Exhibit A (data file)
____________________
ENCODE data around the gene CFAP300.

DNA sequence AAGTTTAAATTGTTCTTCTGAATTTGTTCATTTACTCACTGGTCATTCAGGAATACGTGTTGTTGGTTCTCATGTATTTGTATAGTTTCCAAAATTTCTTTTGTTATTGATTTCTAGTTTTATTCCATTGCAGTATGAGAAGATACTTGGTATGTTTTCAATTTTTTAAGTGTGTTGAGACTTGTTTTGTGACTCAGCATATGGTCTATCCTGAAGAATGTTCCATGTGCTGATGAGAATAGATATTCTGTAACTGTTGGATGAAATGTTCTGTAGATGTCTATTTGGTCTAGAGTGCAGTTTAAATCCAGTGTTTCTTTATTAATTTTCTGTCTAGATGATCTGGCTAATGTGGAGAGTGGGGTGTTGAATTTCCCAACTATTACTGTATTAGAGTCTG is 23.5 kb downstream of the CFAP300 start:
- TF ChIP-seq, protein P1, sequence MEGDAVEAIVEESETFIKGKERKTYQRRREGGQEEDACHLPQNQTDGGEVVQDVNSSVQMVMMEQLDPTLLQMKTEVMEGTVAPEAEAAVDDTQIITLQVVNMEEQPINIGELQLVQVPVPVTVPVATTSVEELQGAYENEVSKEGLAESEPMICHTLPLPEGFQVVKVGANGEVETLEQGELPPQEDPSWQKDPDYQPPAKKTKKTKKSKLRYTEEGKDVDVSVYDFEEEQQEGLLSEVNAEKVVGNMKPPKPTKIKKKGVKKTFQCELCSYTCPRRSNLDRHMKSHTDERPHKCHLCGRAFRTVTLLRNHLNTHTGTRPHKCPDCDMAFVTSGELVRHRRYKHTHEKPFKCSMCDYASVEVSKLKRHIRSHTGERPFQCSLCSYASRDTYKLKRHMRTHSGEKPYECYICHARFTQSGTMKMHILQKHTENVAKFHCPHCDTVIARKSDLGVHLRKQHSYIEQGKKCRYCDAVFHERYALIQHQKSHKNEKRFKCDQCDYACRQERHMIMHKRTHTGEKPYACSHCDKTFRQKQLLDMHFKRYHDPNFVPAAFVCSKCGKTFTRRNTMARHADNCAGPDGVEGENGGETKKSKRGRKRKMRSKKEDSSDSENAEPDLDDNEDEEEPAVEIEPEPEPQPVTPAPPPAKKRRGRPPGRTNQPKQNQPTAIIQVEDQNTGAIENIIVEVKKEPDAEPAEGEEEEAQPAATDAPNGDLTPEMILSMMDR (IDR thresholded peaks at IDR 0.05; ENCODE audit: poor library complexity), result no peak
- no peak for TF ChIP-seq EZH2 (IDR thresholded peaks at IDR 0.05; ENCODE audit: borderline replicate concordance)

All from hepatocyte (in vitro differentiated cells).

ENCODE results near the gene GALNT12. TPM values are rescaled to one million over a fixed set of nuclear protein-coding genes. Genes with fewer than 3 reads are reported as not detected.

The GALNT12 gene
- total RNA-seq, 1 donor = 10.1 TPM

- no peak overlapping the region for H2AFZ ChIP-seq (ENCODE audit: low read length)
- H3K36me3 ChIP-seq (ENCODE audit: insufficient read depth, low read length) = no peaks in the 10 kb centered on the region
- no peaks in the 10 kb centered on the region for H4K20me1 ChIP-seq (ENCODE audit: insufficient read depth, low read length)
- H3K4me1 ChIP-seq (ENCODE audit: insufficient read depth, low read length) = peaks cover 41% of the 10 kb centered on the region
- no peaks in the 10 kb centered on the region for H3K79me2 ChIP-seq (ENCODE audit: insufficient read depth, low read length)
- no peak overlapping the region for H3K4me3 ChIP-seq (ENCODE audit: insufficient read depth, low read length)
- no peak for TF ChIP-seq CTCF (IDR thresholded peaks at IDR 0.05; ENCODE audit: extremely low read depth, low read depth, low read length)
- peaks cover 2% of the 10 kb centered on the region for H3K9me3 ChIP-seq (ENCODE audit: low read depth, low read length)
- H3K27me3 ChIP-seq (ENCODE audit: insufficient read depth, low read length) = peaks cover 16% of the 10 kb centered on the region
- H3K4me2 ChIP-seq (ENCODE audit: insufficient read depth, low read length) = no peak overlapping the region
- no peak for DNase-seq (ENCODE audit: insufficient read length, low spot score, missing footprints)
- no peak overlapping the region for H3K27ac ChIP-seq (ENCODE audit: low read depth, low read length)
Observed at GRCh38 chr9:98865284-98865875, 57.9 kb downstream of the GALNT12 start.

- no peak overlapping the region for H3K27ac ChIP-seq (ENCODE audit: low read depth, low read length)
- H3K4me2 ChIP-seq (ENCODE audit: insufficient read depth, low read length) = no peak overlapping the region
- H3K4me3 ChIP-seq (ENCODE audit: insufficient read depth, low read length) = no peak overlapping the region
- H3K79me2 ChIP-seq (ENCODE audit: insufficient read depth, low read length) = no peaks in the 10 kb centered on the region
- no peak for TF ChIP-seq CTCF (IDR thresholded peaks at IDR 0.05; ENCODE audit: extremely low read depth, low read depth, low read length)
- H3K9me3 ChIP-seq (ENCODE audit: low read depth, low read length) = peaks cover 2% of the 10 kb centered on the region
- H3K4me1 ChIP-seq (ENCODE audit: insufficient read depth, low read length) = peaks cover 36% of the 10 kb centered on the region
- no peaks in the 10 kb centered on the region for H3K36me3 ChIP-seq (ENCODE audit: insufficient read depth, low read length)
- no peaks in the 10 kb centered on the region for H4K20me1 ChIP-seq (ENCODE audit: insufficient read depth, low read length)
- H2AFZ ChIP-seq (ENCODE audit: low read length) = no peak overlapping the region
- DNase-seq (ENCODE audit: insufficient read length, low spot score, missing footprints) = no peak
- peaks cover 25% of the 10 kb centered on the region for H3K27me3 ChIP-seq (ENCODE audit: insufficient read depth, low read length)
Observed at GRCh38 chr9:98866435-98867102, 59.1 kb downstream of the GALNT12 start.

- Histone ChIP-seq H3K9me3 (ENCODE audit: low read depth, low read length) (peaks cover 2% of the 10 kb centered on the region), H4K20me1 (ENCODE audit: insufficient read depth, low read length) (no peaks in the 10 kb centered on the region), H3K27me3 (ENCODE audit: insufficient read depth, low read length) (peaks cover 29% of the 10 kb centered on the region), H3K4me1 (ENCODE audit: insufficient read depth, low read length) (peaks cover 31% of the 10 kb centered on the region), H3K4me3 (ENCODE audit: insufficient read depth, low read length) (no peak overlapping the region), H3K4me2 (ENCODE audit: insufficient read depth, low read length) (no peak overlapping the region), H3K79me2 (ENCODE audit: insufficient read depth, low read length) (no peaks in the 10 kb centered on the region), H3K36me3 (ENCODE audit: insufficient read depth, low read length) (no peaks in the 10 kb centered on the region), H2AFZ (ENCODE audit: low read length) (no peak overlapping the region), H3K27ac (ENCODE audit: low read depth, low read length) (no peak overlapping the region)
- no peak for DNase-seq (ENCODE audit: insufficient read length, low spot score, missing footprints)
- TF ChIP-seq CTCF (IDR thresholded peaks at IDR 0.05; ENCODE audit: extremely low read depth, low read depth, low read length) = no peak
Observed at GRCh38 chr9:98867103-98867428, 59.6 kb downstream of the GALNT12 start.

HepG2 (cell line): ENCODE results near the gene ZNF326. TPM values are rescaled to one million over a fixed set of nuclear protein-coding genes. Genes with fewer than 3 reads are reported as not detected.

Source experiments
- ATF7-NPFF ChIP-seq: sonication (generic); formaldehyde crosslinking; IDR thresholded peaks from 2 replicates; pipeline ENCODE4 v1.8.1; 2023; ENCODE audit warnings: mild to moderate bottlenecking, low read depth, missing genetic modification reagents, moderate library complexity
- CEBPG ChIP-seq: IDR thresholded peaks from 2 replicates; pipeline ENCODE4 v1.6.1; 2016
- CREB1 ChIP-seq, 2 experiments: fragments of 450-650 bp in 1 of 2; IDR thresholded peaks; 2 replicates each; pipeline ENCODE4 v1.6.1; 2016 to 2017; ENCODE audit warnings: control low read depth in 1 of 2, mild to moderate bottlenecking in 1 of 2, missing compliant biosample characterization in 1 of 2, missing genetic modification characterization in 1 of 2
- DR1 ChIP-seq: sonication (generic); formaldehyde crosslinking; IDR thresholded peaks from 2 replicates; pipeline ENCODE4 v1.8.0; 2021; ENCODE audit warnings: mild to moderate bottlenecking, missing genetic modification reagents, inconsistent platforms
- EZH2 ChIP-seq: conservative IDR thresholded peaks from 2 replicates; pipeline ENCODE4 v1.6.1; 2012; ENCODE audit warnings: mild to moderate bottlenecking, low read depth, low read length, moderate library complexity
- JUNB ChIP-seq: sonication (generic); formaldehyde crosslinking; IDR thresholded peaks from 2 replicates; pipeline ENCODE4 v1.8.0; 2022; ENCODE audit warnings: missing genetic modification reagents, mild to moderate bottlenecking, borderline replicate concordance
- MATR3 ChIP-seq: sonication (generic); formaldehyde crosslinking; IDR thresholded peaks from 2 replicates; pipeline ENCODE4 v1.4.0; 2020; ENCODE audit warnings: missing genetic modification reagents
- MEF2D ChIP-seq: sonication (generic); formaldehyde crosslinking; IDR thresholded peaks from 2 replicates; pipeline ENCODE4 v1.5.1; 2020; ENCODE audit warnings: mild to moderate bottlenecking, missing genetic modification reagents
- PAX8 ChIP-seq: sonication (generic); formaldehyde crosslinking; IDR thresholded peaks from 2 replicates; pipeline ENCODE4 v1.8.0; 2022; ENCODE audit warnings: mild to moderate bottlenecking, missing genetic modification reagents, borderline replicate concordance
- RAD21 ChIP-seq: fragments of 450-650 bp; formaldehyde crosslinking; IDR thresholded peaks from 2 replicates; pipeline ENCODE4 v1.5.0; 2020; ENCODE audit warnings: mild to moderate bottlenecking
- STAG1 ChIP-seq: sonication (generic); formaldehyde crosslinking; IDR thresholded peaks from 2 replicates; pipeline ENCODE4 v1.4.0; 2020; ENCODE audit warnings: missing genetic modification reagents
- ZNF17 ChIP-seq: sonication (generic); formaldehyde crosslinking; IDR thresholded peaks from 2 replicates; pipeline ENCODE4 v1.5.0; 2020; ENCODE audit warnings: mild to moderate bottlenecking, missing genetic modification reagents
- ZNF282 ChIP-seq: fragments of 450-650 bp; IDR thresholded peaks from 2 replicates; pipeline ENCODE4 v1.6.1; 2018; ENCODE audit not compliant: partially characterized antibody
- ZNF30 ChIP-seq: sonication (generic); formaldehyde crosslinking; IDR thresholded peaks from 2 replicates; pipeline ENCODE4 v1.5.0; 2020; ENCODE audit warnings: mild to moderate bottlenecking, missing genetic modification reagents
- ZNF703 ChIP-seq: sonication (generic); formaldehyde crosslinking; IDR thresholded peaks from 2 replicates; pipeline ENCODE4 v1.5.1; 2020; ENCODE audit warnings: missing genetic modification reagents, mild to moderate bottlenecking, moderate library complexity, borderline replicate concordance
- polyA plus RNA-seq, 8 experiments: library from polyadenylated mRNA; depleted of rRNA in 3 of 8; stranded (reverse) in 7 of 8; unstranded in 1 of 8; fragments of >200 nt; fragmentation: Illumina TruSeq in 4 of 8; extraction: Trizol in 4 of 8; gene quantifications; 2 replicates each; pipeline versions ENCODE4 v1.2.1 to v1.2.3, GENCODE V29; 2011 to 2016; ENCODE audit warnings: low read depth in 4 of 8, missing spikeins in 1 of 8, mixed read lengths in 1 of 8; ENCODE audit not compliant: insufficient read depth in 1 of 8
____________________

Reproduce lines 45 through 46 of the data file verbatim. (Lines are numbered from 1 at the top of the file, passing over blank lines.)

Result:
- EZH2 ChIP-seq: conservative IDR thresholded peaks from 2 replicates; pipeline ENCODE4 v1.6.1; 2012; ENCODE audit warnings: mild to moderate bottlenecking, low read depth, low read length, moderate library complexity
- JUNB ChIP-seq: sonication (generic); formaldehyde crosslinking; IDR thresholded peaks from 2 replicates; pipeline ENCODE4 v1.8.0; 2022; ENCODE audit warnings: missing genetic modification reagents, mild to moderate bottlenecking, borderline replicate concordance